Cramer: This Market Has Changed For the Worse

As U.S. stocks closed sharply lower on Tuesday, Jim Cramer acknowledged that the market has seemingly changed for the worst.

“Parameters that seemed like they were bullish have now left us pondering whether we simply need a pause in the advance or an out and out reversal like we had last year at this time, at least until we get some resolution on these key issues,” the “Mad Money” host said.

A possible Iran-Israel missile crisis is chief among the concerns plaguing the market, Cramer explained. Onlookers wonder whether policymakers will be able to ease tensions and avoid conflict through diplomacy. If tension does continue to mount, though, Cramer thinks the price of oil could revisit its 2008 high. In turn, he thinks the U.S. price for a gallon of gasoline could spike to as much as $6. Such events would devastate an already fragile U.S. economy, but Cramer added the chances of this happening are slim.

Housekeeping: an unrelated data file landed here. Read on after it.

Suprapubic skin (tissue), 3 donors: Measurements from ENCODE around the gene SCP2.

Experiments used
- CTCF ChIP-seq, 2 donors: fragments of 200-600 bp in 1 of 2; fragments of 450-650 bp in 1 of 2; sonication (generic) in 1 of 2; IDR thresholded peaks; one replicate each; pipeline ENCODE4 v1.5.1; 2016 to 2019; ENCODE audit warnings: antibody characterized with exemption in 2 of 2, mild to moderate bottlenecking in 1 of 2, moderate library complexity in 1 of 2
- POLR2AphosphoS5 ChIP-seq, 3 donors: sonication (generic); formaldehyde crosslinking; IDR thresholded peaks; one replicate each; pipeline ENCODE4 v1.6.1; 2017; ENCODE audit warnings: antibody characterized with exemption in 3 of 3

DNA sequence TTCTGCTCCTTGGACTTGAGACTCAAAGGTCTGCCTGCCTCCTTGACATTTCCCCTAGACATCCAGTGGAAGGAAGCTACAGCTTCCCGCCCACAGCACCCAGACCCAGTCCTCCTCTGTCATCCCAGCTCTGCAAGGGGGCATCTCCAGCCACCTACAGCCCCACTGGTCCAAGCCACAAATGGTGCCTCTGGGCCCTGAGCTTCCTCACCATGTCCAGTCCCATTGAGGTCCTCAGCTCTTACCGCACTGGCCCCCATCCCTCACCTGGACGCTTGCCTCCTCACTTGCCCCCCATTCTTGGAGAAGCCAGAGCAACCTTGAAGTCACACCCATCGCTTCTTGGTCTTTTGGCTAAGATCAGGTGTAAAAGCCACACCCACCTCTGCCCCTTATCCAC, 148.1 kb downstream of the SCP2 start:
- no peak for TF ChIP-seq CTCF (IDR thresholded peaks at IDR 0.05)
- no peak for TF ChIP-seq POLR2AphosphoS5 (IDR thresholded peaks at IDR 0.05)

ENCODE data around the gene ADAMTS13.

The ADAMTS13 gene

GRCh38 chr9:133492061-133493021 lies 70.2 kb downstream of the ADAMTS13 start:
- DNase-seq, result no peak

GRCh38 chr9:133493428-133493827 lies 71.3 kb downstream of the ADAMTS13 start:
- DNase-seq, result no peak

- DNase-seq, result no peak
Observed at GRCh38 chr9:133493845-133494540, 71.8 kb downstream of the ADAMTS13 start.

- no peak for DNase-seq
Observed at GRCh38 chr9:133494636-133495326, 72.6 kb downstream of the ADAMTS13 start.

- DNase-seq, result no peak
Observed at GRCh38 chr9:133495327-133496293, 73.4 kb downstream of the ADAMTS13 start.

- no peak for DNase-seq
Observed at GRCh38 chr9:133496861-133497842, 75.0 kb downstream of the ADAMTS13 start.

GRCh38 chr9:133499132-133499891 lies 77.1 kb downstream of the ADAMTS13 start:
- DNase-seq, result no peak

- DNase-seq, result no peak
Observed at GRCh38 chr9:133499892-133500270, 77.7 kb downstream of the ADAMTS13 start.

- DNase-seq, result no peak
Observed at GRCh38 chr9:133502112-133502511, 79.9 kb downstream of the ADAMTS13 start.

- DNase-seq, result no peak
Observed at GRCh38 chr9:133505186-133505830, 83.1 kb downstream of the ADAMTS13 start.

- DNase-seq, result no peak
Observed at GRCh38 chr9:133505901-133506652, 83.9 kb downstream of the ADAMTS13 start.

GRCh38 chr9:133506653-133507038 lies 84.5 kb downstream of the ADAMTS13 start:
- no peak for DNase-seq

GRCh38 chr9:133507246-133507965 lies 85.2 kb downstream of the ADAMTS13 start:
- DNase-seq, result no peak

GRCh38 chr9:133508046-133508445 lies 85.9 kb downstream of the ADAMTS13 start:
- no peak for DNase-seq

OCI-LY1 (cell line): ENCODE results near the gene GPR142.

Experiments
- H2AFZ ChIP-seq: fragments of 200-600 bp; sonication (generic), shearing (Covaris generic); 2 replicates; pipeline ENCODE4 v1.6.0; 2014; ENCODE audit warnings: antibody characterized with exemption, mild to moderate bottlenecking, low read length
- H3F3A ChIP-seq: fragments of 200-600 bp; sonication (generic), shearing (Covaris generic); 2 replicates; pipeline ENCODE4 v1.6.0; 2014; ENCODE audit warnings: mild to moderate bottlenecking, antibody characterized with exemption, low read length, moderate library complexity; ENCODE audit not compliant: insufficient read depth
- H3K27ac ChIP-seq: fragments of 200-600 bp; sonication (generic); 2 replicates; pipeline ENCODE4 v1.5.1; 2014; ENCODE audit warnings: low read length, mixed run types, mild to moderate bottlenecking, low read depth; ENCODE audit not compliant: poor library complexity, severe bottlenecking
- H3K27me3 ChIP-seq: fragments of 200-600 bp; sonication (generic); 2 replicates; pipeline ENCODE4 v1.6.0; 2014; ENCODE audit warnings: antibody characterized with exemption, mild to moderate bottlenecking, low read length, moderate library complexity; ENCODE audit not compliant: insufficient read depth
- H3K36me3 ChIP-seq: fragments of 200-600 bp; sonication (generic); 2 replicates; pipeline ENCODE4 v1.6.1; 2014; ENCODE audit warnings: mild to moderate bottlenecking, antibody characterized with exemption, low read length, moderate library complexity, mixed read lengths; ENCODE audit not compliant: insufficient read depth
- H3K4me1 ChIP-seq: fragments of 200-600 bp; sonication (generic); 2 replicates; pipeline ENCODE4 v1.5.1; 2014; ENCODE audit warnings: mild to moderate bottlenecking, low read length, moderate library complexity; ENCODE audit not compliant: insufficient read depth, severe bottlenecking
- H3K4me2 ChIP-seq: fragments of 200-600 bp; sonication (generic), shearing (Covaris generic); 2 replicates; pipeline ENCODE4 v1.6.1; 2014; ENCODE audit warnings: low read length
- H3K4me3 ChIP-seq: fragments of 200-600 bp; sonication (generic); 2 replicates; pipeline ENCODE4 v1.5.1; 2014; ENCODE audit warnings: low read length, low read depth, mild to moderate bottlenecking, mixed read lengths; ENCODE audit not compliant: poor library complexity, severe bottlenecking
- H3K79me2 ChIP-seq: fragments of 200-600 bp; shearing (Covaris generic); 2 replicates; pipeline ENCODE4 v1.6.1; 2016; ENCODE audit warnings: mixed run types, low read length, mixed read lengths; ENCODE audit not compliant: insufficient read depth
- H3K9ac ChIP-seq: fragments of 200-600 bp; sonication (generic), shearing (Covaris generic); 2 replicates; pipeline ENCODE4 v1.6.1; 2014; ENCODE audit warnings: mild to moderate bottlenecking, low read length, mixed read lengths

(RELATED: Cramer’s Plays on $5 Gas)

Meanwhile, the market continues to wonder whether Greece will default. The ongoing Greek debt crisis continues to weigh on European markets and put pressure on U.S. financial institutions. At this time, Cramer is just taking a “wait and see” approach.

Elsewhere in the market, it seems higher energy costs and weakness in the euro is suddenly affecting earnings results. Strong earnings had been the “bedrock of the rally,” but recent earnings reports have failed to impress, Cramer said. If earnings are disappointing, he simply can’t be as bullish as he once was.

Finally, the market is still bothered by news that China's economy is growing at a slower-than-expected rate. Given both India and Brazil are also facing headwinds, as Europe is still battling its sovereign debt crisis, Cramer doesn’t think the U.S. economy can sustain economy acceleration on its own.

Cramer told viewers he didn’t foresee these problems coalescing in just 96 hours or so, but nevertheless, the culmination of these events has had a negative effect on stocks. He recommends taking profits to raise cash because he thinks there will likely be a lower price to buy more shares going forward.

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